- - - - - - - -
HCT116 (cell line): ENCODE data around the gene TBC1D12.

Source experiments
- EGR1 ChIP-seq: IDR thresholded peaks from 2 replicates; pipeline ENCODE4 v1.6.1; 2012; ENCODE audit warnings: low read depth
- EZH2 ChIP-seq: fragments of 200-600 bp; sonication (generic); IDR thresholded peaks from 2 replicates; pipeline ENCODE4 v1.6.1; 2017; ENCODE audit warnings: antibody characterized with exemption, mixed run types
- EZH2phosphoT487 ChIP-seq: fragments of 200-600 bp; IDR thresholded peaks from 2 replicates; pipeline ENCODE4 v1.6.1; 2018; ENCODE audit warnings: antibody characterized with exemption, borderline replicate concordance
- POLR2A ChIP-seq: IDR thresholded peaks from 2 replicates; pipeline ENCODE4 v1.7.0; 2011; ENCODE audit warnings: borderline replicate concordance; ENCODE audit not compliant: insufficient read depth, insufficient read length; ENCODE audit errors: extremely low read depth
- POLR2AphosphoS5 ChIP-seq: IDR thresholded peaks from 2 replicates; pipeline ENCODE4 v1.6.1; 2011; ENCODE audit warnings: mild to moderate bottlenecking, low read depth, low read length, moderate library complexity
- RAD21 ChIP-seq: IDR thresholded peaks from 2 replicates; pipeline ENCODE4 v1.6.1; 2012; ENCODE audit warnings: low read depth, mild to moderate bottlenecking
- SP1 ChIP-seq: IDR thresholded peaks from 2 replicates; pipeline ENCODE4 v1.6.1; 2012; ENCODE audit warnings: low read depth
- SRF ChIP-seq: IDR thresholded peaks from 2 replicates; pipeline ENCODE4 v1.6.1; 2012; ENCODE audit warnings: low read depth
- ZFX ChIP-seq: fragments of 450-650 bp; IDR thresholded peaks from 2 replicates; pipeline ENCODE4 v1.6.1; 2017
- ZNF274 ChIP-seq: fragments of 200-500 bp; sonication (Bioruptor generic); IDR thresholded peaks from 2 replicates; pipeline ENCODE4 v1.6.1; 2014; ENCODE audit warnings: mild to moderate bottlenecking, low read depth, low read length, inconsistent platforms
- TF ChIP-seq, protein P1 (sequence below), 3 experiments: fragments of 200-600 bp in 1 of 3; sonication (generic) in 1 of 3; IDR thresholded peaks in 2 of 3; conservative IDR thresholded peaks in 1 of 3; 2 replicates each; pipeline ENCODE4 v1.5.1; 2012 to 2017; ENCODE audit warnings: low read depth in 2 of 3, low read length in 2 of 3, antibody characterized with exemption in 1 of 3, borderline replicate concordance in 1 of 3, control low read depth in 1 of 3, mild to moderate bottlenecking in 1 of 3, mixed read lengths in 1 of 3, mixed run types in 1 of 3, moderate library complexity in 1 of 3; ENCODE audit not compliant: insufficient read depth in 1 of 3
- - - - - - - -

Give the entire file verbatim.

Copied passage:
HCT116 (cell line): ENCODE data around the gene TBC1D12.

Source experiments
- EGR1 ChIP-seq: IDR thresholded peaks from 2 replicates; pipeline ENCODE4 v1.6.1; 2012; ENCODE audit warnings: low read depth
- EZH2 ChIP-seq: fragments of 200-600 bp; sonication (generic); IDR thresholded peaks from 2 replicates; pipeline ENCODE4 v1.6.1; 2017; ENCODE audit warnings: antibody characterized with exemption, mixed run types
- EZH2phosphoT487 ChIP-seq: fragments of 200-600 bp; IDR thresholded peaks from 2 replicates; pipeline ENCODE4 v1.6.1; 2018; ENCODE audit warnings: antibody characterized with exemption, borderline replicate concordance
- POLR2A ChIP-seq: IDR thresholded peaks from 2 replicates; pipeline ENCODE4 v1.7.0; 2011; ENCODE audit warnings: borderline replicate concordance; ENCODE audit not compliant: insufficient read depth, insufficient read length; ENCODE audit errors: extremely low read depth
- POLR2AphosphoS5 ChIP-seq: IDR thresholded peaks from 2 replicates; pipeline ENCODE4 v1.6.1; 2011; ENCODE audit warnings: mild to moderate bottlenecking, low read depth, low read length, moderate library complexity
- RAD21 ChIP-seq: IDR thresholded peaks from 2 replicates; pipeline ENCODE4 v1.6.1; 2012; ENCODE audit warnings: low read depth, mild to moderate bottlenecking
- SP1 ChIP-seq: IDR thresholded peaks from 2 replicates; pipeline ENCODE4 v1.6.1; 2012; ENCODE audit warnings: low read depth
- SRF ChIP-seq: IDR thresholded peaks from 2 replicates; pipeline ENCODE4 v1.6.1; 2012; ENCODE audit warnings: low read depth
- ZFX ChIP-seq: fragments of 450-650 bp; IDR thresholded peaks from 2 replicates; pipeline ENCODE4 v1.6.1; 2017
- ZNF274 ChIP-seq: fragments of 200-500 bp; sonication (Bioruptor generic); IDR thresholded peaks from 2 replicates; pipeline ENCODE4 v1.6.1; 2014; ENCODE audit warnings: mild to moderate bottlenecking, low read depth, low read length, inconsistent platforms
- TF ChIP-seq, protein P1 (sequence below), 3 experiments: fragments of 200-600 bp in 1 of 3; sonication (generic) in 1 of 3; IDR thresholded peaks in 2 of 3; conservative IDR thresholded peaks in 1 of 3; 2 replicates each; pipeline ENCODE4 v1.5.1; 2012 to 2017; ENCODE audit warnings: low read depth in 2 of 3, low read length in 2 of 3, antibody characterized with exemption in 1 of 3, borderline replicate concordance in 1 of 3, control low read depth in 1 of 3, mild to moderate bottlenecking in 1 of 3, mixed read lengths in 1 of 3, mixed run types in 1 of 3, moderate library complexity in 1 of 3; ENCODE audit not compliant: insufficient read depth in 1 of 3